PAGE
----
This is from the Wikipedia post on The Ministry of Truth. In Orwell’s 1984 workers within the Ministry are actual government employees and oddly that’s the bit Orwell got wrong. Yet had he actually predicted what really has happened it would have been seen that step too far, farfetched beyond endurance. Nevertheless, there they are, the journalists of the world, free conscripts to our various media organisations, some even run under free enterprise principles, who will lie, deny and distort, do whatever it takes, to shield their leftist cult leaders from all criticism. But aside from that failure to predict to the very last measure of accuracy, everything else has taken place as Orwell predicted almost to the letter. In place of Newspeak the language is now the language of PC, the politically correct. Speak outside of its confines, you will be spotted the moment you say a word.
The Ministry of Truth is Oceania’s propaganda ministry. It is responsible for any necessary falsification of historical events. The word truth in the title Ministry of Truth should warn, by definition, that the ‘minister’ will self-serve its own ‘truth’; the title implies the willful fooling of posterity using ‘historical’ archives to show ‘in fact’ what ‘really’ happened. As well as administering truth, the ministry spreads a new language amongst the populace called Newspeak, in which, for example, truth is understood to mean statements like 2 + 2 = 5 when the situation warrants. . . .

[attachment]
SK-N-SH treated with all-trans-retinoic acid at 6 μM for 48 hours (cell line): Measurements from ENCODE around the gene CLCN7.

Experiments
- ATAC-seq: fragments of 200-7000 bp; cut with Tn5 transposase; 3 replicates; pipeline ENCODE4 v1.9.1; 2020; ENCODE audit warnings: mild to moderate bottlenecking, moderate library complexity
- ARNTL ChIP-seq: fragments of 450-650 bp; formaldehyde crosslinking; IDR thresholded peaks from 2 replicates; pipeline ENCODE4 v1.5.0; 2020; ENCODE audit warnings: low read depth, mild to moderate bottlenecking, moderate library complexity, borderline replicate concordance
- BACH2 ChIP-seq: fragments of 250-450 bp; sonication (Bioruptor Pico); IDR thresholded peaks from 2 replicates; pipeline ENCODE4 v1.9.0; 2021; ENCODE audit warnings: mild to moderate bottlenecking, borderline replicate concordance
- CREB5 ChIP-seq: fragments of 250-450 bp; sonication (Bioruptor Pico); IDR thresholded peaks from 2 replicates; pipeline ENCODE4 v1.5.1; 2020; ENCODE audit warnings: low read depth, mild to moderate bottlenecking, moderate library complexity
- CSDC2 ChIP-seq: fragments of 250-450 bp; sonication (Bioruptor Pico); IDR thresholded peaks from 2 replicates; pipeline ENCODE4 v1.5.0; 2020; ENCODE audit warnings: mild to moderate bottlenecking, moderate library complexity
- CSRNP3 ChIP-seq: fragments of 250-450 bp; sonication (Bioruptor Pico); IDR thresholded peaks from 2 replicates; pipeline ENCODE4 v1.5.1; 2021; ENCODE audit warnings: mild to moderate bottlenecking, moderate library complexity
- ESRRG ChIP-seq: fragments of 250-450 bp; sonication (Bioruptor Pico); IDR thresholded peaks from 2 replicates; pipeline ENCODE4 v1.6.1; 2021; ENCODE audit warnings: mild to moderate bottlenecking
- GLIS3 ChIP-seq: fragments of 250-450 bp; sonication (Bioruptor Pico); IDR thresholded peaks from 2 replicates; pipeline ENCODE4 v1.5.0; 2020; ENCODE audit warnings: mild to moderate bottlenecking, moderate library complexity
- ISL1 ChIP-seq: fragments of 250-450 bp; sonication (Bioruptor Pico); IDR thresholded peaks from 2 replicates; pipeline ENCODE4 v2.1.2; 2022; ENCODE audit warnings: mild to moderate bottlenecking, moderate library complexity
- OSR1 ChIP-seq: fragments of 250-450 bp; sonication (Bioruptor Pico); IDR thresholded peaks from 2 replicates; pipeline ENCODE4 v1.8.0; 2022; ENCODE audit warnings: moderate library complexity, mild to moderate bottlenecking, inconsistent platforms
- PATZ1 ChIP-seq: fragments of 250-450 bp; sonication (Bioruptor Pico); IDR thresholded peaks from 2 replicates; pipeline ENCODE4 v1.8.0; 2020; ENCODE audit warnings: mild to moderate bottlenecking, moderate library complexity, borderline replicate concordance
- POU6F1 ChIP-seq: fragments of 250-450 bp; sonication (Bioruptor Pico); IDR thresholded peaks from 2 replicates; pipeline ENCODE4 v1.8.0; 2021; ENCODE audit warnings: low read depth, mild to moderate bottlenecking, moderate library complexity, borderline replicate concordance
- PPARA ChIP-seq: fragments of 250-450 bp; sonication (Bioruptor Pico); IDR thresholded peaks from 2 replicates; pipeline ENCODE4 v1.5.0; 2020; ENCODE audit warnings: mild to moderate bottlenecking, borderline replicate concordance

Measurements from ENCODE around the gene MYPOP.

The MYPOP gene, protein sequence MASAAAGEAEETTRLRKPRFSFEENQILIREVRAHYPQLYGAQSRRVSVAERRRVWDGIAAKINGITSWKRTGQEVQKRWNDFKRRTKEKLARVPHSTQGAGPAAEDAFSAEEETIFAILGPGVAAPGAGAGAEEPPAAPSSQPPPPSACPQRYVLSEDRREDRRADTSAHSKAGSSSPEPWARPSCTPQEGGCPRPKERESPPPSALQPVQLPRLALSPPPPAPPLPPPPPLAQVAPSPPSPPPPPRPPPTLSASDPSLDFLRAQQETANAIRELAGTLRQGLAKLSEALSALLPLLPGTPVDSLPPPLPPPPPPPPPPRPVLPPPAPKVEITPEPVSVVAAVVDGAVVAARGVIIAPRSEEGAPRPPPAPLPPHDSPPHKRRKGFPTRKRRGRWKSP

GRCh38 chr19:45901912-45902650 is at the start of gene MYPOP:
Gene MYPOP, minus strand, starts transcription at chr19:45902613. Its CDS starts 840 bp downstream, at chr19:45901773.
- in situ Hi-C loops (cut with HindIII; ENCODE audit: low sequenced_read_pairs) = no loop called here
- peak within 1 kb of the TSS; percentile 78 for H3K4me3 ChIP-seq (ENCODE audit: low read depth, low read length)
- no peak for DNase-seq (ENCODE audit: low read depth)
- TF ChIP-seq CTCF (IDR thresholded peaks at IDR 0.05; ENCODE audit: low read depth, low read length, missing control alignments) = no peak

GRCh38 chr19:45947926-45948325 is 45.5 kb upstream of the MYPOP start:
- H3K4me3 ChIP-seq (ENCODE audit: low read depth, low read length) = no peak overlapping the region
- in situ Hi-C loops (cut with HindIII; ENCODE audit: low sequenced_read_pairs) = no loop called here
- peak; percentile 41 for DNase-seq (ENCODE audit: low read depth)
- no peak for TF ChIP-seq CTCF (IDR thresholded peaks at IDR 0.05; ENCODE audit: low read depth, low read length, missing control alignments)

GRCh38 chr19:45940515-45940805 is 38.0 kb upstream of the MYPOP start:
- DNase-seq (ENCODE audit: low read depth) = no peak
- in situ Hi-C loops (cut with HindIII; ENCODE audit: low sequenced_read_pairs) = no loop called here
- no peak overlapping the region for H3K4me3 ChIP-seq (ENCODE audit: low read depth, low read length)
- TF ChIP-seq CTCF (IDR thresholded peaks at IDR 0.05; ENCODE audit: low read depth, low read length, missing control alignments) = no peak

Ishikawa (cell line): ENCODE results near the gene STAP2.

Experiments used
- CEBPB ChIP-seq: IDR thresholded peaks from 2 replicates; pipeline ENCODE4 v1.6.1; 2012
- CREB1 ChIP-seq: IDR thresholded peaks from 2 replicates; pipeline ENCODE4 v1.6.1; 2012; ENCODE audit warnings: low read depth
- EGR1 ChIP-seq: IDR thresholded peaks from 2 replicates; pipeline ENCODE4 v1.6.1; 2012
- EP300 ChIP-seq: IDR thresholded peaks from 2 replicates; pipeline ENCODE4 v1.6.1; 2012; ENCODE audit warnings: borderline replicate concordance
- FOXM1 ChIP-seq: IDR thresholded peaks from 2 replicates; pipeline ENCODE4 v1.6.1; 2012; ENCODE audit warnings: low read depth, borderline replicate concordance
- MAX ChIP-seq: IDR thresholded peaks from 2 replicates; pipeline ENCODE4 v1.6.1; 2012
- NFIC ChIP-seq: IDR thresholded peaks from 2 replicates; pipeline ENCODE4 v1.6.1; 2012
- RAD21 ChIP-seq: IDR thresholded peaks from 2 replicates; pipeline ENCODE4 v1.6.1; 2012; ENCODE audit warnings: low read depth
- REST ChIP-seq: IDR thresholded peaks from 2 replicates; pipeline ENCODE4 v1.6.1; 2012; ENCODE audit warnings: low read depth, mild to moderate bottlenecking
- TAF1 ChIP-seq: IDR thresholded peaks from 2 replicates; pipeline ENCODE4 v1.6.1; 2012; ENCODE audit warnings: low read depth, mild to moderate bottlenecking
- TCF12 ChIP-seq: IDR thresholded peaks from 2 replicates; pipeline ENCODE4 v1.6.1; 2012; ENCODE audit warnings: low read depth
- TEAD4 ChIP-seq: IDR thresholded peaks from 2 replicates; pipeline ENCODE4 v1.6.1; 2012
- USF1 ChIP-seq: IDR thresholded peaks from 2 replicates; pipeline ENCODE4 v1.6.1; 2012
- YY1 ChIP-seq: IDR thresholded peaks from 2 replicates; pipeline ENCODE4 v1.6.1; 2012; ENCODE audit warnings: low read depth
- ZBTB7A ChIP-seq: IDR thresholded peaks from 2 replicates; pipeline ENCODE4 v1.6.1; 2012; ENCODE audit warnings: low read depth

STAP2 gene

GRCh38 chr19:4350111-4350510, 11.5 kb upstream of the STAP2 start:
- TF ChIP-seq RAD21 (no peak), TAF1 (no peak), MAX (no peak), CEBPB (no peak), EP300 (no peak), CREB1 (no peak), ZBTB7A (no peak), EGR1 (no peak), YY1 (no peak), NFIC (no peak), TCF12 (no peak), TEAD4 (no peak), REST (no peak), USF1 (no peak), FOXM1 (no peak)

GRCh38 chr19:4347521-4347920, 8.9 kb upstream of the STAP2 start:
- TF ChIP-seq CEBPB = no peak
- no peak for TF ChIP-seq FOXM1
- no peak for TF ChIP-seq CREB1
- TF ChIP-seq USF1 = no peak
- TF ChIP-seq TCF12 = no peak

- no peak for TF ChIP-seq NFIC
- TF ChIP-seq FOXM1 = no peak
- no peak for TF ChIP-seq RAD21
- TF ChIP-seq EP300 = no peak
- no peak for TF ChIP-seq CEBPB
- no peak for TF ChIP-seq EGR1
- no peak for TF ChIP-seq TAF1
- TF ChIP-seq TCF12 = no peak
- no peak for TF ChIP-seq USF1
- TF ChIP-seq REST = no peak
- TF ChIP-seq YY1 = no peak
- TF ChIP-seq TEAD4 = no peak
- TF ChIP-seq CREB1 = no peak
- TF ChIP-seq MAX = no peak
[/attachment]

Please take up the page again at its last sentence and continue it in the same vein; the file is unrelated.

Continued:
The Ministry of Truth is involved with news media, entertainment, the fine arts and educational books. Its purpose is to rewrite history to change the facts to fit Party doctrine for propaganda effect. For example, if Big Brother makes a prediction that turns out to be wrong, the employees of the Ministry of Truth go back and rewrite the prediction so that any prediction Big Brother previously made is accurate. This is the ‘how’ of the Ministry of Truth’s existence. Within the novel, Orwell elaborates that the deeper reason for its existence is to maintain the illusion that the Party is absolute. It cannot ever seem to change its mind (if, for instance, they perform one of their constant changes regarding enemies during war) or make a mistake (firing an official or making a grossly misjudged supply prediction), for that would imply weakness and to maintain power the Party must seem eternally right and strong.
I am not the first to notice this, of course, but it is always astonishing to come back to it again and see once more just how accurate Orwell was. Apply the above to each of the following – Bengahzi, Syria, the IRS, Obamacare – and you will immediately see how uncanny this statement is given Orwell published 1984 in 1948 and not just last year.